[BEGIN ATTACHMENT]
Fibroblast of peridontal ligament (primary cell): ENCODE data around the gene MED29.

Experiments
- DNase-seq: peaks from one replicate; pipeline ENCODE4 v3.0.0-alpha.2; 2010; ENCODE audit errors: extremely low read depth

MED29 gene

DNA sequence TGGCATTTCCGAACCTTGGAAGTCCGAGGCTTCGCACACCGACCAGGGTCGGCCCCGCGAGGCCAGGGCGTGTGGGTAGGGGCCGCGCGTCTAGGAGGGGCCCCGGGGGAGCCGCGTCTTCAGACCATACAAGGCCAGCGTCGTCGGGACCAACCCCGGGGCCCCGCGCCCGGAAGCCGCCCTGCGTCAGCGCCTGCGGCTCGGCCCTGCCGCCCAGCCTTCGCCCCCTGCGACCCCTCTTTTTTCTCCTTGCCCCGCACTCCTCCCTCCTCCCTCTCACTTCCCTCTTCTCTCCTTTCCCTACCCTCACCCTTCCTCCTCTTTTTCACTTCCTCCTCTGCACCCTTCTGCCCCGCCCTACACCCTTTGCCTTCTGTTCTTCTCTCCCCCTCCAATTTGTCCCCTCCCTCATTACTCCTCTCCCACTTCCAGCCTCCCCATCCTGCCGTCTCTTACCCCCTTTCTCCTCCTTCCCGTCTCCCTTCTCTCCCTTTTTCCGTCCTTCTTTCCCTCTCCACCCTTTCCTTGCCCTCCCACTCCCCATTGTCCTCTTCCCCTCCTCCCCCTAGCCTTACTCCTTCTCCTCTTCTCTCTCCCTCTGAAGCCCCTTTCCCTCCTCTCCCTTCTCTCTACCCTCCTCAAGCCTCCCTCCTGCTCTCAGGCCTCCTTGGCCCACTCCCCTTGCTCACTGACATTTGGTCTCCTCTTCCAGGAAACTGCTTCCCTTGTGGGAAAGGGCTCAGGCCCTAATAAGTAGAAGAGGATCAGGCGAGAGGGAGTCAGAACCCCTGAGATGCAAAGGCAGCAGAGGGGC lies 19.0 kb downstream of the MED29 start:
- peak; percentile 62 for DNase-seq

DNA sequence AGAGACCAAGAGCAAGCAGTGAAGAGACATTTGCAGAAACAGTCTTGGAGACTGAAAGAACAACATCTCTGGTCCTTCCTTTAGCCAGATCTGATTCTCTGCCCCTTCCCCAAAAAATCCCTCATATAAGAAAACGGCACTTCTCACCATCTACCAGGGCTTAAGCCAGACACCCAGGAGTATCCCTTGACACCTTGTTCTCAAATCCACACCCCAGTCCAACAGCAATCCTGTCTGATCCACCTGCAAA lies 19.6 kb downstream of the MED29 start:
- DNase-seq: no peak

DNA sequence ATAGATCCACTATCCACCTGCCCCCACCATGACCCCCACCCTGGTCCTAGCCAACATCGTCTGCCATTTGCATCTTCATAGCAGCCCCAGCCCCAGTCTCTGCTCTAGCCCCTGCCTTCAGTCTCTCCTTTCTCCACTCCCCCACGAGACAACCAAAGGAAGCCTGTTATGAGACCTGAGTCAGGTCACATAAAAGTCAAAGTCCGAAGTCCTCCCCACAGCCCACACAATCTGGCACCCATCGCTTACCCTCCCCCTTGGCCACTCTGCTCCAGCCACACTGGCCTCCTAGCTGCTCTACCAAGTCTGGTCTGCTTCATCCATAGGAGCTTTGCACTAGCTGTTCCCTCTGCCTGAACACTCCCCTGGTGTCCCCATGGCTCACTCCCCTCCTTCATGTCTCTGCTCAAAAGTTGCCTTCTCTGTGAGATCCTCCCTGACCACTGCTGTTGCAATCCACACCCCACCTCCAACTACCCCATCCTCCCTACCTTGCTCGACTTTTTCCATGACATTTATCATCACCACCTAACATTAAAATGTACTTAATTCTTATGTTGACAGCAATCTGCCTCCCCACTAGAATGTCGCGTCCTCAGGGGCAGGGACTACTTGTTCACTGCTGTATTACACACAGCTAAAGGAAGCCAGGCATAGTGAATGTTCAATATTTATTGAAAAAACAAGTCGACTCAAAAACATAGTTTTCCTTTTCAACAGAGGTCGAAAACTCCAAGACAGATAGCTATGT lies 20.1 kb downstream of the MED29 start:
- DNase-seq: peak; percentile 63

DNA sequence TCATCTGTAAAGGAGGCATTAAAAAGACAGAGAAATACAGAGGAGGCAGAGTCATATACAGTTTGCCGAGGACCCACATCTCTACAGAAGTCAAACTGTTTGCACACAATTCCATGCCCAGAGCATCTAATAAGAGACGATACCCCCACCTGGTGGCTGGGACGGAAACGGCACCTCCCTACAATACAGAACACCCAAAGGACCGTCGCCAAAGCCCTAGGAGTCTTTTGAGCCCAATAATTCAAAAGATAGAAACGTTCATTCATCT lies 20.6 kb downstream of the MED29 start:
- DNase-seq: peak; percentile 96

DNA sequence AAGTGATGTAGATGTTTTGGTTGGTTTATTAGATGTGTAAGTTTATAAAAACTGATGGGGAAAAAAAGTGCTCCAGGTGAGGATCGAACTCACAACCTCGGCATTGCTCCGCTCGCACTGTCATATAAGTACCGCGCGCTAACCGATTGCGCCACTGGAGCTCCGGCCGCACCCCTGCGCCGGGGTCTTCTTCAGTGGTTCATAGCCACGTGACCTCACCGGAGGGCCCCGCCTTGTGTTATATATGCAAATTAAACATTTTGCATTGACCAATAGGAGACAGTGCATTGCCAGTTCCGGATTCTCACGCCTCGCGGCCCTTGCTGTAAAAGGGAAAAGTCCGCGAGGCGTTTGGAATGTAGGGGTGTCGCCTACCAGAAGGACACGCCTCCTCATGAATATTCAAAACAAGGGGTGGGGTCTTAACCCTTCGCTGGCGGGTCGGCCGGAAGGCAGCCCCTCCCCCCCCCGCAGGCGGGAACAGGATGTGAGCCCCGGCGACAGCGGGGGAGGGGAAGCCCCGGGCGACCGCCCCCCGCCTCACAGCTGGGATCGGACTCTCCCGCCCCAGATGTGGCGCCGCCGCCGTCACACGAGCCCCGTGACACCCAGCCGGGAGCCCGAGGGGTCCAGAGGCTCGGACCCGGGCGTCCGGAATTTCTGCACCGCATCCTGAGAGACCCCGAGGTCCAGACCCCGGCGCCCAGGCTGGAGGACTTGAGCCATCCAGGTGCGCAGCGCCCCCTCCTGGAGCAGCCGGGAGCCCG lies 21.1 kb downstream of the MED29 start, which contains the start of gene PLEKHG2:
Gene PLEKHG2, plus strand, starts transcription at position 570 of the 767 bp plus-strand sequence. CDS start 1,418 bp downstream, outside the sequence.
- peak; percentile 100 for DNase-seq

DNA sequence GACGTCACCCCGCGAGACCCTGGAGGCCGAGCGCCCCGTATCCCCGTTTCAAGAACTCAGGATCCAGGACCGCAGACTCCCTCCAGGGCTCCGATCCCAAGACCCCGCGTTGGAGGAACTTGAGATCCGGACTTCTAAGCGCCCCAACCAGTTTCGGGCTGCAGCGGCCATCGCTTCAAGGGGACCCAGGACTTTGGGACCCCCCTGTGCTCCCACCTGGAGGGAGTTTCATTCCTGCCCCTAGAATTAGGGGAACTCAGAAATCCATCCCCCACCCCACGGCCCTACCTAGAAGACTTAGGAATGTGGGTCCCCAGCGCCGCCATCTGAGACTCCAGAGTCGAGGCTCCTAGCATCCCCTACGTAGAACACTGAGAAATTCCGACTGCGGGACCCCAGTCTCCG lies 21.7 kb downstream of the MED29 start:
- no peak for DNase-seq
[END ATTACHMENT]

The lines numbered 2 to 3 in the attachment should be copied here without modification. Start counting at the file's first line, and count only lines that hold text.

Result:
Experiments
- DNase-seq: peaks from one replicate; pipeline ENCODE4 v3.0.0-alpha.2; 2010; ENCODE audit errors: extremely low read depth